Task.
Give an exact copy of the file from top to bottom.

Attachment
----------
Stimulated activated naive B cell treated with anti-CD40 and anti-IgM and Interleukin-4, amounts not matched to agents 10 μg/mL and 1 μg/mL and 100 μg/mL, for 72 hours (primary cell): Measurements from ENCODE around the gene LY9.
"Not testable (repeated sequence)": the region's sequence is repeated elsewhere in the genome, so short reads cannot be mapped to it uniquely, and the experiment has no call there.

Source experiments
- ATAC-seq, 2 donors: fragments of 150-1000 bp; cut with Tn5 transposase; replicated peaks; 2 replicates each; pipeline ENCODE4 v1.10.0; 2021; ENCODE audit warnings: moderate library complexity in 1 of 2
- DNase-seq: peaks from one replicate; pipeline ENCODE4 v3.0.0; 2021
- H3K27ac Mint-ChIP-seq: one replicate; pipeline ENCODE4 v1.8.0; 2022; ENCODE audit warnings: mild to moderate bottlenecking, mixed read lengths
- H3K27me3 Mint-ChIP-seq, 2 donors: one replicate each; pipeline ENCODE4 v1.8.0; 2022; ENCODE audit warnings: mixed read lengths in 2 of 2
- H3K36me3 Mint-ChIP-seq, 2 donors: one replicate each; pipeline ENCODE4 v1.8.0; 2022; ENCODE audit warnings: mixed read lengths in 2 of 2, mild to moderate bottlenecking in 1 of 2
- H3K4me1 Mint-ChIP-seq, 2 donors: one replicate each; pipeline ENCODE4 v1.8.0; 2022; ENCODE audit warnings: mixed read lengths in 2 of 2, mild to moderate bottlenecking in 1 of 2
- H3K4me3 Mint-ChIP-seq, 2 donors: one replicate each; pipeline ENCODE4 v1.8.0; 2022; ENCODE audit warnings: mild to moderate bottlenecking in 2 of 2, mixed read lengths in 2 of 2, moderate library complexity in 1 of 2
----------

Stimulated activated naive B cell treated with anti-CD40 and anti-IgM and Interleukin-4, amounts not matched to agents 10 μg/mL and 1 μg/mL and 100 μg/mL, for 72 hours (primary cell): Measurements from ENCODE around the gene LY9.
"Not testable (repeated sequence)": the region's sequence is repeated elsewhere in the genome, so short reads cannot be mapped to it uniquely, and the experiment has no call there.

Source experiments
- ATAC-seq, 2 donors: fragments of 150-1000 bp; cut with Tn5 transposase; replicated peaks; 2 replicates each; pipeline ENCODE4 v1.10.0; 2021; ENCODE audit warnings: moderate library complexity in 1 of 2
- DNase-seq: peaks from one replicate; pipeline ENCODE4 v3.0.0; 2021
- H3K27ac Mint-ChIP-seq: one replicate; pipeline ENCODE4 v1.8.0; 2022; ENCODE audit warnings: mild to moderate bottlenecking, mixed read lengths
- H3K27me3 Mint-ChIP-seq, 2 donors: one replicate each; pipeline ENCODE4 v1.8.0; 2022; ENCODE audit warnings: mixed read lengths in 2 of 2
- H3K36me3 Mint-ChIP-seq, 2 donors: one replicate each; pipeline ENCODE4 v1.8.0; 2022; ENCODE audit warnings: mixed read lengths in 2 of 2, mild to moderate bottlenecking in 1 of 2
- H3K4me1 Mint-ChIP-seq, 2 donors: one replicate each; pipeline ENCODE4 v1.8.0; 2022; ENCODE audit warnings: mixed read lengths in 2 of 2, mild to moderate bottlenecking in 1 of 2
- H3K4me3 Mint-ChIP-seq, 2 donors: one replicate each; pipeline ENCODE4 v1.8.0; 2022; ENCODE audit warnings: mild to moderate bottlenecking in 2 of 2, mixed read lengths in 2 of 2, moderate library complexity in 1 of 2